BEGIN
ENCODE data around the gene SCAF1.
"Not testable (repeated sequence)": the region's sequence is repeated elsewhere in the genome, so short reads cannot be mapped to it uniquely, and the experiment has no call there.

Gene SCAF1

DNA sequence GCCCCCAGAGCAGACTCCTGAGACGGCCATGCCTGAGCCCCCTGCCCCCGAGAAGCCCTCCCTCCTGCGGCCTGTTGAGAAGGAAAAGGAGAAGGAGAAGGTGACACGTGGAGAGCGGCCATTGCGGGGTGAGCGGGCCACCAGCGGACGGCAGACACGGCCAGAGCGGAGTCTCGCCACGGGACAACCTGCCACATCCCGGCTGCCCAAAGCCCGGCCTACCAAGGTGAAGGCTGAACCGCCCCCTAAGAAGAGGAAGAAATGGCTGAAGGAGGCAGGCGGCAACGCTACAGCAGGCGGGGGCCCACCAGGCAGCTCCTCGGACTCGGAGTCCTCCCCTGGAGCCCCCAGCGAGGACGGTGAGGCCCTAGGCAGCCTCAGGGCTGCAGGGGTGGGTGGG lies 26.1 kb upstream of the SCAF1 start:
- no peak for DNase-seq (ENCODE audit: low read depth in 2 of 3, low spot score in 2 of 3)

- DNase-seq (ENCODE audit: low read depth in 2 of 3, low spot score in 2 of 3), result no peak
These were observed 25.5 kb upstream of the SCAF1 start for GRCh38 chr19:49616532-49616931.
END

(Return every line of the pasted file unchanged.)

ENCODE data around the gene SCAF1.
"Not testable (repeated sequence)": the region's sequence is repeated elsewhere in the genome, so short reads cannot be mapped to it uniquely, and the experiment has no call there.

Gene SCAF1

DNA sequence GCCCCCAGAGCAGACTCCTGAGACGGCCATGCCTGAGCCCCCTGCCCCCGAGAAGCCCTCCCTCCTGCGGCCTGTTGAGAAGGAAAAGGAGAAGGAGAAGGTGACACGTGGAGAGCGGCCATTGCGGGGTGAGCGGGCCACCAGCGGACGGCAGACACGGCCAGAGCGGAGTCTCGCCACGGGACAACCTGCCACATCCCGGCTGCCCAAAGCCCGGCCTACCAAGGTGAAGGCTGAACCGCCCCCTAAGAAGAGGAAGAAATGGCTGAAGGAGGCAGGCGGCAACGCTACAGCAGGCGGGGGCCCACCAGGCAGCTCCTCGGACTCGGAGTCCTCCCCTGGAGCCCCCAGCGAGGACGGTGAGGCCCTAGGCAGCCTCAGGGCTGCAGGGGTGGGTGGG lies 26.1 kb upstream of the SCAF1 start:
- no peak for DNase-seq (ENCODE audit: low read depth in 2 of 3, low spot score in 2 of 3)

- DNase-seq (ENCODE audit: low read depth in 2 of 3, low spot score in 2 of 3), result no peak
These were observed 25.5 kb upstream of the SCAF1 start for GRCh38 chr19:49616532-49616931.